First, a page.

From the first pitch, Jake Odorizzi was an effective pitcher on Tuesday. That seems to be critical for the righthander.

    By focusing on the first pitch of each at-bat, Odorizzi turned in one of his strongest performances of the season, pitching into the sixth inning and turning over a 3-2 lead to the bullpen.

    “I’m happy with how today went overall, and stuff-wise, that was one of my top two outings, just the way I felt with all my pitches,” Odorizzi said after throwing 102 pitches, 67 of them for strikes.

    Odorizzi, scuffling along with a 4.50 ERA in his first season with the Twins, had been victimized for much of the season by first-pitch aggressiveness. When opponents put the first pitch in play, they hit .489 against Odorizzi this season. The solution: Keep them from putting the pitch in play. Clearly aware of that tendency, 12 Pirates swung at the first pitch on Tuesday — and none collected a hit. Seven fouled pitches off, four swung and missed, and only Sterling Marte managed to involve the defense, hitting a fly ball that Eddie Rosario caught in the first inning.

    “That’s just what their approach was. On the position players side, it’s just a good approach,” Odorizzi said. “I started to make good pitches early on, get some early-count outs. That’s all you’ve got to do.”

    The rest of the time, Odorizzi mostly mastered the National League lineup. “He was sharp, just more crispness to his pitches,” Twins manager Paul Molitor said. “He didn’t seem to make those couple of big mistakes that have kind of been haunting him.”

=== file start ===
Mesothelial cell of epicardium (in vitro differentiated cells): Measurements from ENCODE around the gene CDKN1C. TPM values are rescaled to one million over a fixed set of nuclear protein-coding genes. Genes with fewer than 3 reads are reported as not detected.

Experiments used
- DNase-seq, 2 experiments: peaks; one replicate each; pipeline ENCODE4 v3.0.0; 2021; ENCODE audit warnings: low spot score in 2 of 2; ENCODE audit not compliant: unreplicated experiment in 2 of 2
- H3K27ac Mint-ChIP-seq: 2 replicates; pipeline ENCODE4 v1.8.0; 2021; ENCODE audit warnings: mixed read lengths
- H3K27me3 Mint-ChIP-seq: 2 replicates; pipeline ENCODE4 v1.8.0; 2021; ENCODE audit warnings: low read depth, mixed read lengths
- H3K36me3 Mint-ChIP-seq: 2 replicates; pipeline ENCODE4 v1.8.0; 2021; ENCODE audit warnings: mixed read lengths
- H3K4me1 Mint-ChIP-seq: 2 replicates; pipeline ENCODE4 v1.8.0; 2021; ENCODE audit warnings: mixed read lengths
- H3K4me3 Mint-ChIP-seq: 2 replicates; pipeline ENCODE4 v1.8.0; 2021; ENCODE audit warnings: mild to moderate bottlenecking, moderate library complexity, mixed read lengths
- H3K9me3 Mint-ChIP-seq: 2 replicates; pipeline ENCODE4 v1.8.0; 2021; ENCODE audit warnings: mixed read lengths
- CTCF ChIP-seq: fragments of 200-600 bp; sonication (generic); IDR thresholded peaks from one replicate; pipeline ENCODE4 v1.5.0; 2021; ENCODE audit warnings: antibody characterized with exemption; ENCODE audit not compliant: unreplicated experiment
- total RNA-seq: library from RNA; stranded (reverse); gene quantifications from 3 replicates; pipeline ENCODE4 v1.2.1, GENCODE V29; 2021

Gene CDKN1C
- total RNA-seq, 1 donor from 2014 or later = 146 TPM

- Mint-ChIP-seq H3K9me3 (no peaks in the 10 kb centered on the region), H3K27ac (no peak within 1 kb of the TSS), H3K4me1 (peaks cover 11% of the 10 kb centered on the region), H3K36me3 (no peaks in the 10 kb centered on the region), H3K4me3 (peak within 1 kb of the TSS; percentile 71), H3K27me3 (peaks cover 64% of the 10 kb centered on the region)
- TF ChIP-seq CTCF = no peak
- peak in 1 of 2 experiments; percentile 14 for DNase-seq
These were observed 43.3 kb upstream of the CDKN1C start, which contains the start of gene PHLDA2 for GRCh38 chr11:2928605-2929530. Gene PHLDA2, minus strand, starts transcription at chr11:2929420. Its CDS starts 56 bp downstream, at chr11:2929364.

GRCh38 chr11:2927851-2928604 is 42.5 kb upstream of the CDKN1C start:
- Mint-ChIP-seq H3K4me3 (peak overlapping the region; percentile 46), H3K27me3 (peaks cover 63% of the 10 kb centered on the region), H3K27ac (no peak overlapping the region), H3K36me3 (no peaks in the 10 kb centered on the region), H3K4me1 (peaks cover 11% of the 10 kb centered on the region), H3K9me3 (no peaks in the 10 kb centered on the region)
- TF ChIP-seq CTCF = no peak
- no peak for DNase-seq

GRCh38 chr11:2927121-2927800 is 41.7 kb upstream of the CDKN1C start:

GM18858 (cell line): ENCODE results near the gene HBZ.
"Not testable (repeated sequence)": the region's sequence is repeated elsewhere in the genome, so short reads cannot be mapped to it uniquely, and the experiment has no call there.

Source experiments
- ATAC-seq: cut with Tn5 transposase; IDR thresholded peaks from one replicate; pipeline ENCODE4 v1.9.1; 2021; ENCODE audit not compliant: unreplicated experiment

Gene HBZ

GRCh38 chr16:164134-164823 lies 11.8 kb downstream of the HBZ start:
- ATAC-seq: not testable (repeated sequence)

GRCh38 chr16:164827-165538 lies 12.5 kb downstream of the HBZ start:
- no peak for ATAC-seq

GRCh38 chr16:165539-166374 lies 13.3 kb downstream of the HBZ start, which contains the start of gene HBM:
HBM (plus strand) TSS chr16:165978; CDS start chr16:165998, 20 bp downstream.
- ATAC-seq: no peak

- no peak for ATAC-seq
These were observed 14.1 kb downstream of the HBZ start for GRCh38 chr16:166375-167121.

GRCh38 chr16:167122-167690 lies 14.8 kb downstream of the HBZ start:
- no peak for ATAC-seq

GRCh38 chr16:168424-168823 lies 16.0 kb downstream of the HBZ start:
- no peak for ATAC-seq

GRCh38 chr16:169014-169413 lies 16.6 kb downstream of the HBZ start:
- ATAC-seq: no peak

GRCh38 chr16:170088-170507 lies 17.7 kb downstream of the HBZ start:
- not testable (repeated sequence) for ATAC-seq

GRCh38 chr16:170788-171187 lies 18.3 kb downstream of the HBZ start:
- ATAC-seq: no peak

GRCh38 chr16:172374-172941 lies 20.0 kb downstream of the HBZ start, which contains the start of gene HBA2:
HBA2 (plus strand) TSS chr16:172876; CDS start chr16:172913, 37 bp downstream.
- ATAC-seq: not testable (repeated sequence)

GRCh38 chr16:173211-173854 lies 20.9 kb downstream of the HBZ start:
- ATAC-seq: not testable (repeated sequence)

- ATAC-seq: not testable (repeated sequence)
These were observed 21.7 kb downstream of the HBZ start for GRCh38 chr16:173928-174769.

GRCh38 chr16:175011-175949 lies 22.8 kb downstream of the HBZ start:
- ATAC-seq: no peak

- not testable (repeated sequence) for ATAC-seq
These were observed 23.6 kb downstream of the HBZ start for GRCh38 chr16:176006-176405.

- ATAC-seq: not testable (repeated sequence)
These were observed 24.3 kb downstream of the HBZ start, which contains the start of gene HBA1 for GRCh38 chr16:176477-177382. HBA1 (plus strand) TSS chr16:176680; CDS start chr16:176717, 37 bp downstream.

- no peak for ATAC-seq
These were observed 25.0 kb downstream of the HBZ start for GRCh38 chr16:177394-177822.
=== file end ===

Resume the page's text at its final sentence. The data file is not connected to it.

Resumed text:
He had one hiccup in the second inning, when David Freese singled, Josh Bell walked and Francisco Cervelli doubled, scoring Freese with the game’s first run. Bell scored on a ground out, but that was it for Pittsburgh’s offense against the 28-year-old righthander. Odorizzi retired 12 straight hitters, finally departing with two out in the sixth inning when back-to-back singles pushed his pitch count past 100.

    “Just attacking, that’s the best way to describe what we were trying to do. Just attack,” said Odorizzi, who struck out nine, including all three batters in the fifth inning. “They put the ball in play, a lot of foul balls and whatnot, but you can’t get that unless you’re around the zone attacking, changing speeds. I thought controlling my split tonight was the difference-maker, between average outings and above-average outings.”

    By doing so, Odorizzi, now 5-7, earned his first victory since July 8. “Individual wins are, whatever,” Odorizzi said. “Team wins is what we need, so as long as I can keep us in every game, give us a chance to win, that’s what’s important.”


    The bullpen was strong, with Tyler Duffey retiring all four hitters he faced, including a two-out strikeout of Francisco Cervelli that stranded two of Odorizzi’s runners. Taylor Rogers gave up a double to Starling Marte but got two strikeouts, and that turned into a real jam when Matt Magill relieved him. David Freese hit an infield single and Josh Bell drew a walk, loading the bases with the go-ahead run on second.

    But Magill got ahead of Cervelli, and even though the Pirates catcher managed to work the count to 3-2, Magill induced a threat-ending popup to Logan Forsythe at second base.

    “The bullpen was able to pick [Odorizzi] up, get him off the field,” Molitor said. “Duff had a really nice, crisp at-bat” for the strikeout.


    Molitor on Eddie Rosario, who moved from second to third base on a single to right, and seemed to stop — but suddenly sped up again and scored when the throw from right fielder Gregory Polanco wasn’t on line: “There were a lot of good things. We saw another Rosie base-running play. He was minus-two on the last trip, so we got one back.”

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